SANTA ROSA -- When someone purchases a home, there are scores of documents to sign including several disclosures forms.
Two of the disclosures are the Real Estate Settlement Procedures Act form and the Truth in Lending Act.
The Dodd-Frank Wall Street Reform and Consumer Protection Act is calling for these forms to be made into one, and has the Consumer Financial Protection Bureau heading the efforts.
The Real Estate Settlement Procedures Act form, or RESPA, was created in 1974 because various companies associated with the buying and selling of real estate, such as lenders, real estate agents, construction companies and title insurance companies, were sometimes engaging in providing undisclosed kickbacks to each other, inflating the costs of real estate transactions and obscuring price competition.
The Truth in Lending Act, TILA, was enacted in 1968 and is a federal law designed to promote the informed use of consumer credit, by requiring disclosures about its terms and cost to standardize the manner in which costs associated with borrowing are calculated and disclosed.
On May 17, of this year the Consumer Financial Protection Bureau outlined an extensive process for public and industry review that will include multiple comment opportunities.
Called Know Before You Owe, the bureau is taking a social media comment period approach to see what people want.
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“I am sure everyone would be ecstatic if there was less paperwork,” said Linda Bertauche, senior vice president and chief operating officer of Summit State Bank. “The point is to get it into one document and the bureau has one year to implement this, which will mean a reworking of various documents.”
She said if the effect is more understanding for consumers, that is a positive, but there will probably be a lot of compliance issues for the streamlined paperwork.
“Until we see more about what will come out of this we won’t really be able to say if this is a good thing or a bad thing,” said Ms. Bertauche. “It will impact those institutions that are heavy into mortgage loans. They have already released the first iteration and are waiting to get feedback.”
This is the first time social media is being used to get feedback from consumers by the bureau. On the site www.consumerfinance.gov, people can view several samples and give their input.
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“They are allowing consumers to come up with comments saying what they would like to see in these forms,” said Rachel Dollar, partner at Smith Dollar in Santa Rosa. Smith Dollar deals both in litigation and transactional matters in financial services and mortgage banking among other industries.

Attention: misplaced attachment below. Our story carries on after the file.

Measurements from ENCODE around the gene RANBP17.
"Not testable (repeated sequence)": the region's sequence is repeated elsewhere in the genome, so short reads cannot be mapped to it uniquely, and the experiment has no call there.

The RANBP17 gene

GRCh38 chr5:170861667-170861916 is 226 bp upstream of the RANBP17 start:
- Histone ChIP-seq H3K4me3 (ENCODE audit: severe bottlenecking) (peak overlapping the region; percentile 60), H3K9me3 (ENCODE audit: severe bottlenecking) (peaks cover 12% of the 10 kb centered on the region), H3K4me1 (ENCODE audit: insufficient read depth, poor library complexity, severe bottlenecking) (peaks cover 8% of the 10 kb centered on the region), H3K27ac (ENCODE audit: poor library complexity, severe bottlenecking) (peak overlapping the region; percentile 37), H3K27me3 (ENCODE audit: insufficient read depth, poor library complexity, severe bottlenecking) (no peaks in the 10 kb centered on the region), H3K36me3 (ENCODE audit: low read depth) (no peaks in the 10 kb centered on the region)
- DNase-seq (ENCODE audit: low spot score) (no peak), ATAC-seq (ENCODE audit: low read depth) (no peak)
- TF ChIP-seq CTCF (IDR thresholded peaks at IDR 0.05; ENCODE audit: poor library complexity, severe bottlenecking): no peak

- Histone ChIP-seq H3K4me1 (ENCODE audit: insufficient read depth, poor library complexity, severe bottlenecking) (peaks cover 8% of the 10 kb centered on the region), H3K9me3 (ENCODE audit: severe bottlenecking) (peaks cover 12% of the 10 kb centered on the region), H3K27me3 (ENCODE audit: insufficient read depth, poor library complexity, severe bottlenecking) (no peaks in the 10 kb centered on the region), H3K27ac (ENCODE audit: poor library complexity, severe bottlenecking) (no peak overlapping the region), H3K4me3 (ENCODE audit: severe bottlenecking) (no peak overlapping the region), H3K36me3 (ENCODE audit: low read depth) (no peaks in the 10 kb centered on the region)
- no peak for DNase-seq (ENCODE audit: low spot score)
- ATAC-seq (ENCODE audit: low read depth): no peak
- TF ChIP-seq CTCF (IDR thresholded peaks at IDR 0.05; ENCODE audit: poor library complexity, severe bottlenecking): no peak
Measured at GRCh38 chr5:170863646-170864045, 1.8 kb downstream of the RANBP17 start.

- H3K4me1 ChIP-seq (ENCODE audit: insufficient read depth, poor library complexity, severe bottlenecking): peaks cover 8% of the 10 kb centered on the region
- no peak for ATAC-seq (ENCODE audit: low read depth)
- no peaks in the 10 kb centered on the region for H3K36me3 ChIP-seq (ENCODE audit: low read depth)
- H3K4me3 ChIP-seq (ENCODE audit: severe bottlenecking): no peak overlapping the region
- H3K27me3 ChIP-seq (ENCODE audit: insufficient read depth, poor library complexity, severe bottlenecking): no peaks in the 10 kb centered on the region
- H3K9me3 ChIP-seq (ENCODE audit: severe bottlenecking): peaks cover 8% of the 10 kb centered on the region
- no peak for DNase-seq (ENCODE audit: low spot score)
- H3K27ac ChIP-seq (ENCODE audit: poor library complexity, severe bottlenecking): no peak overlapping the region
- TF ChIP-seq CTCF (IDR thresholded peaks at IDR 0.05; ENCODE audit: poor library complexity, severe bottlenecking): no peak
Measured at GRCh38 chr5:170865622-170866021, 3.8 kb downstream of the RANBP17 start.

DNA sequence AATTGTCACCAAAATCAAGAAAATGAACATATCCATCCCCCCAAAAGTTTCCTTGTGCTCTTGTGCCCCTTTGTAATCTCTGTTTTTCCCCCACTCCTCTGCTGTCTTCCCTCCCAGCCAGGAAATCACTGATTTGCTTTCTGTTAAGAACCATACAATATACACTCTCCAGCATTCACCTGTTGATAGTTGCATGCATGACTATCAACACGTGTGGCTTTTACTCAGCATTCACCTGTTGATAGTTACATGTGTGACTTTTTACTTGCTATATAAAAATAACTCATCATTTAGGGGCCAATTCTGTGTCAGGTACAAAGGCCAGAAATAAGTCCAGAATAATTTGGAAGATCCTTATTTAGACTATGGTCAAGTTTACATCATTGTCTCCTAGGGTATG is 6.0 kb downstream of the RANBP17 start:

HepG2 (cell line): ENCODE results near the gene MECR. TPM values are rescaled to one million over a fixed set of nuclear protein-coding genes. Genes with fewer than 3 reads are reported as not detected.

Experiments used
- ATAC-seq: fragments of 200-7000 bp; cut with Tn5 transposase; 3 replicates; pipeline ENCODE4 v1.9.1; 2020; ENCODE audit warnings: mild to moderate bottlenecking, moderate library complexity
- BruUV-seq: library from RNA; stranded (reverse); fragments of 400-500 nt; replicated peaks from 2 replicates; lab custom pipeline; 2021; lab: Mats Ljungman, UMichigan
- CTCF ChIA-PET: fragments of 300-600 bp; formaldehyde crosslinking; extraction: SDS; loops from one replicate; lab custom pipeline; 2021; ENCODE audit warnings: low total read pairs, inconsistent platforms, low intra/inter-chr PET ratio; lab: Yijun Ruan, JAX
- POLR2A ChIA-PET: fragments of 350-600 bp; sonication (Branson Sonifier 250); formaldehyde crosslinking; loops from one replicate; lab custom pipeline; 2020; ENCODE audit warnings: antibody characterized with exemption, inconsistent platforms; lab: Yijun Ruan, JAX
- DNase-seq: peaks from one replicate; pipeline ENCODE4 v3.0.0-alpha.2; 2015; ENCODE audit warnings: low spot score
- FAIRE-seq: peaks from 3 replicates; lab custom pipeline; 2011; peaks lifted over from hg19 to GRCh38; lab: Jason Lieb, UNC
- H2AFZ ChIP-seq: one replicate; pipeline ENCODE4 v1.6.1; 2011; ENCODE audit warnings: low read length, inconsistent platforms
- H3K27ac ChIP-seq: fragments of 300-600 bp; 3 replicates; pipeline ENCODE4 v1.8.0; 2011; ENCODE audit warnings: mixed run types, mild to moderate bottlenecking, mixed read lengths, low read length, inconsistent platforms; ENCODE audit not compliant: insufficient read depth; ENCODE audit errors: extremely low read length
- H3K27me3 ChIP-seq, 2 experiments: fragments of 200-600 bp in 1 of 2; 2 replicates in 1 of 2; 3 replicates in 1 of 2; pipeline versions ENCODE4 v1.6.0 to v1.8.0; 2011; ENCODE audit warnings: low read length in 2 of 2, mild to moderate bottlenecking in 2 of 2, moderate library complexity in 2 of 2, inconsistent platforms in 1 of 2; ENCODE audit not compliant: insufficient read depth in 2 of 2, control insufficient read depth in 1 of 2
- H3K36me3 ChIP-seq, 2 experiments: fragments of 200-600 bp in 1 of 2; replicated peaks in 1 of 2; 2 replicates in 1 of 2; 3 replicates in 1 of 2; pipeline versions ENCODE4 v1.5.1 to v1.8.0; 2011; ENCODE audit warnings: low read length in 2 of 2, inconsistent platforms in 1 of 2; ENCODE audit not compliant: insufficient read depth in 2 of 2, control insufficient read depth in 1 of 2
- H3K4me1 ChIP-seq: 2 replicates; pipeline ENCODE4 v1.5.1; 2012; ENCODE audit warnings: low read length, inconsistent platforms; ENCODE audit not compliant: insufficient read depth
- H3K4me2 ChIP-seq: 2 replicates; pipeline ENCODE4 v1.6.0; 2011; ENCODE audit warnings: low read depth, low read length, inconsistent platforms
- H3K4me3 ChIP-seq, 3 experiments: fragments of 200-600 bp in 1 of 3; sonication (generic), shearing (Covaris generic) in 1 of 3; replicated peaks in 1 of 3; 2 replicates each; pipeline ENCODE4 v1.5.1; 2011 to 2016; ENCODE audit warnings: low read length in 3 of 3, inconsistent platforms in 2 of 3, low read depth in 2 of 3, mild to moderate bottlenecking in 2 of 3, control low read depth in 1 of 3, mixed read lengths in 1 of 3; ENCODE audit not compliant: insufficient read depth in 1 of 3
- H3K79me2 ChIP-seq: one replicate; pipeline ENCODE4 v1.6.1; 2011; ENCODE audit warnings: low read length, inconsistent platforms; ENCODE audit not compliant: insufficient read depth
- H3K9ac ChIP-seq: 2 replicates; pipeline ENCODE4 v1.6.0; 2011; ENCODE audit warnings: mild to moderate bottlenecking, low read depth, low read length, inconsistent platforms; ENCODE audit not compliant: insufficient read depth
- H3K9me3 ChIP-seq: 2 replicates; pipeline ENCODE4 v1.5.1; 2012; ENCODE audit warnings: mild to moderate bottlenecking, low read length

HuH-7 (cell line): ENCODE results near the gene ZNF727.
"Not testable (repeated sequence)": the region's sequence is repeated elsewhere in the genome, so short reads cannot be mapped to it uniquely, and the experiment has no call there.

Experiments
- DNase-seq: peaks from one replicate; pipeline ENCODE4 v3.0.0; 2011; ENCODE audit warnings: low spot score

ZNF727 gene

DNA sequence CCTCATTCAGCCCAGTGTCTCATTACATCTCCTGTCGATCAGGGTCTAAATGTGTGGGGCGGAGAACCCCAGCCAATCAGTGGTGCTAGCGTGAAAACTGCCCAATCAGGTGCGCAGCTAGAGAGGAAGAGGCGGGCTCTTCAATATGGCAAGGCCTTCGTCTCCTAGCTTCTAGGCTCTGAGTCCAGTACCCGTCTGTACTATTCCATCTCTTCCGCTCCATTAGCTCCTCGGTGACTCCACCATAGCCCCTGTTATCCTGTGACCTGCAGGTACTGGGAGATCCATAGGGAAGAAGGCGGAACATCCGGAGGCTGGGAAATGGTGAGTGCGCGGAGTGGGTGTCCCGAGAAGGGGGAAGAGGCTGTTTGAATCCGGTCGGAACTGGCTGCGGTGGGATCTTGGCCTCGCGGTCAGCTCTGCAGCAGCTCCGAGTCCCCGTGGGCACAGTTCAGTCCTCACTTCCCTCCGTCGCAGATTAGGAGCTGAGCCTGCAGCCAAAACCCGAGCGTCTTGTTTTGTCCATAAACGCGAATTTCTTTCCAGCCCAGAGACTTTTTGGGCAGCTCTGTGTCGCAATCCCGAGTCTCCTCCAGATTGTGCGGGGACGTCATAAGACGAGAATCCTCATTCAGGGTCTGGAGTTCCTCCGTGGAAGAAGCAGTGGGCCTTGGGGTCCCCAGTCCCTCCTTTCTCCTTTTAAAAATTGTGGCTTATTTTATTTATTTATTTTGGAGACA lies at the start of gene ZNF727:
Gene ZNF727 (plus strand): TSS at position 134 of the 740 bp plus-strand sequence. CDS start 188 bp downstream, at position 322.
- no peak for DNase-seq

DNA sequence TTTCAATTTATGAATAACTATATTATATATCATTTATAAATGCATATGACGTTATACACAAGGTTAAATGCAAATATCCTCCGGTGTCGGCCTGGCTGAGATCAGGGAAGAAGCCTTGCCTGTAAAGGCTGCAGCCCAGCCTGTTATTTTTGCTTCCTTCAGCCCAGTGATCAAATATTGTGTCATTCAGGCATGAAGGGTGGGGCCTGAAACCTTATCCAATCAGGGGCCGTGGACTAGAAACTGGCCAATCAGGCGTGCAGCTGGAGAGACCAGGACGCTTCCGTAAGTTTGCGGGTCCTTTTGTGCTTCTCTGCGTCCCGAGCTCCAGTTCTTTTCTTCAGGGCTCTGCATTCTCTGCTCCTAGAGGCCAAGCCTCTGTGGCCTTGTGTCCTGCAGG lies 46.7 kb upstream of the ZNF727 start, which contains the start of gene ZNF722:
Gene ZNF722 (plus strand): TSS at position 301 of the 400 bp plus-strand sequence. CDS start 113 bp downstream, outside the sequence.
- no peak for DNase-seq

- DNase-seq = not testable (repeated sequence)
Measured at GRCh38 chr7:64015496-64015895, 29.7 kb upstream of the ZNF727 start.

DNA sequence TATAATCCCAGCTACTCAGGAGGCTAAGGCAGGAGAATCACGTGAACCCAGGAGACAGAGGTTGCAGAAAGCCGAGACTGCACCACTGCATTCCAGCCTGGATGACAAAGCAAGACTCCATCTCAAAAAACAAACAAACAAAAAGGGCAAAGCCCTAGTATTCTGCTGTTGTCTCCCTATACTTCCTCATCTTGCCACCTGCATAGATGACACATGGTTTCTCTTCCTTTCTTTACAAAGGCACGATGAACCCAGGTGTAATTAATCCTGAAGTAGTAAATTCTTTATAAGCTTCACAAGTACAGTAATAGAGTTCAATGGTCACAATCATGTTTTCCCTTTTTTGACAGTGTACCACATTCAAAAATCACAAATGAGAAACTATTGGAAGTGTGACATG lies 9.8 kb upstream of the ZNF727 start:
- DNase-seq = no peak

“I don’t know if they are getting feedback,” she said. “You are likely to get a lot of people in finance going on the site, it is not random consumers they will likely get.”
She said she thought people who are financially literate and interested in regulatory issues will respond.
After the feedback, the form will have to go through traditional rulemaking.
Ms. Dollar said she is not sure how much putting two forms together will help.
“I think they should scrap everything and start over,” she said. “Usually they add things, but this time they are just combining four pages to two. This is not a sea change. It is going to cost a lot of money for the mortgage industry to implement and it will cause a lot of headaches but is not going to increase the consumer understanding of disclosures.”
In a blog post written by the CFPB web team, it says thousands of comments were received in response to the first phase of the project.
“Not surprisingly,” reads the blog, “the number who came to the page in the first place was much larger than the number who completed that last step. Overall, Know Before You Owe received more than 78,845 visits from 35,168 unique visitors.”
After a closer look, the web team learned that the most visitors came from Washington, D.C., and where, like Ms. Dollar conjectured, “many consumer groups, industry groups, regulators, and journalists are based.”